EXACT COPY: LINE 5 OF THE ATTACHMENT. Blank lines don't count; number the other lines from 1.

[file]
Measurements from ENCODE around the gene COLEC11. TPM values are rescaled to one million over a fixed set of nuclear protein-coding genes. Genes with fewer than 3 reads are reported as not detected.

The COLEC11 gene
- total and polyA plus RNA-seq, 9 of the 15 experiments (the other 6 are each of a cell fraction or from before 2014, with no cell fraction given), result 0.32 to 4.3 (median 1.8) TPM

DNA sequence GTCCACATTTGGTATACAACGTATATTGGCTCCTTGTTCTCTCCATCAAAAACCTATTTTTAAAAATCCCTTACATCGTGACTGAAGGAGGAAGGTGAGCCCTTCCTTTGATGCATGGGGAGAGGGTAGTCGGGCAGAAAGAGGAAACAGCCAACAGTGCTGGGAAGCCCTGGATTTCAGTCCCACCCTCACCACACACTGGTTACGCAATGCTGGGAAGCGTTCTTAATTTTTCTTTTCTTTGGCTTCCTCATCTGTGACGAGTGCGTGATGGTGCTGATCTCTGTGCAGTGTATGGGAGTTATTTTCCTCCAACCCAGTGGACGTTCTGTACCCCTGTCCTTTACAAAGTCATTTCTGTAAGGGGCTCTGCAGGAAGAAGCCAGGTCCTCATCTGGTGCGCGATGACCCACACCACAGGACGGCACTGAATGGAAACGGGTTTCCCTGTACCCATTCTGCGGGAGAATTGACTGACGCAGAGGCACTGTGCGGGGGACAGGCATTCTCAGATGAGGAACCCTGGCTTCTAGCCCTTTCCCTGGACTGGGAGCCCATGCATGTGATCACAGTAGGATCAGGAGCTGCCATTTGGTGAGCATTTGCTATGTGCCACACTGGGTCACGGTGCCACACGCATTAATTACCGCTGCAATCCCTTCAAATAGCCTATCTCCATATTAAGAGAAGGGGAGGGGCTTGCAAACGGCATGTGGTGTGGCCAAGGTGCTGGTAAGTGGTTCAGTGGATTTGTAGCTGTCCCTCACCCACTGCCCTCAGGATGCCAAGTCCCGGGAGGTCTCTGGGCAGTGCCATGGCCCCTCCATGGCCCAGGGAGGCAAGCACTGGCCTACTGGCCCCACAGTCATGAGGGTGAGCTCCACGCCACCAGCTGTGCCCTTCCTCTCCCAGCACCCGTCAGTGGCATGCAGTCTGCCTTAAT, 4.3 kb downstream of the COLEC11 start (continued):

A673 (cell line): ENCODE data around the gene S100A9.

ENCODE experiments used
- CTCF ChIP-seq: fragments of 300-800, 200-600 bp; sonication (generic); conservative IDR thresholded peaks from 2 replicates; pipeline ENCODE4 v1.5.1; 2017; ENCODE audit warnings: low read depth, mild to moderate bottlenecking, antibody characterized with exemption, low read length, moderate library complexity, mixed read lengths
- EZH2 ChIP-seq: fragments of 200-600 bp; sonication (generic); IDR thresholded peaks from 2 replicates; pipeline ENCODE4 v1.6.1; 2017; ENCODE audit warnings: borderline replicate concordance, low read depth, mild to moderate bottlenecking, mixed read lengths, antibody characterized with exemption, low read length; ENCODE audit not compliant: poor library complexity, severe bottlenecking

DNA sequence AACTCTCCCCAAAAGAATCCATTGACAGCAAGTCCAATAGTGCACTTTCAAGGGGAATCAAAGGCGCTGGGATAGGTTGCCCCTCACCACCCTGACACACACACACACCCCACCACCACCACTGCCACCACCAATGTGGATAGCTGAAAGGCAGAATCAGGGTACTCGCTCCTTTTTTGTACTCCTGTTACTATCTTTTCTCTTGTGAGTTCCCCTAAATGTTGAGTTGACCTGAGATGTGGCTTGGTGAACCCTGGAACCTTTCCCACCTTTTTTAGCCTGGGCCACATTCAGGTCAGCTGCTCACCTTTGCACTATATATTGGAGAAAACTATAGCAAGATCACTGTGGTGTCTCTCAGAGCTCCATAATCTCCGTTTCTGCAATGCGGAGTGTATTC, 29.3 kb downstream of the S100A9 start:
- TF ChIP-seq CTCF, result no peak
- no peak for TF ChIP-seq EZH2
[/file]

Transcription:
A673 (cell line): ENCODE data around the gene S100A9.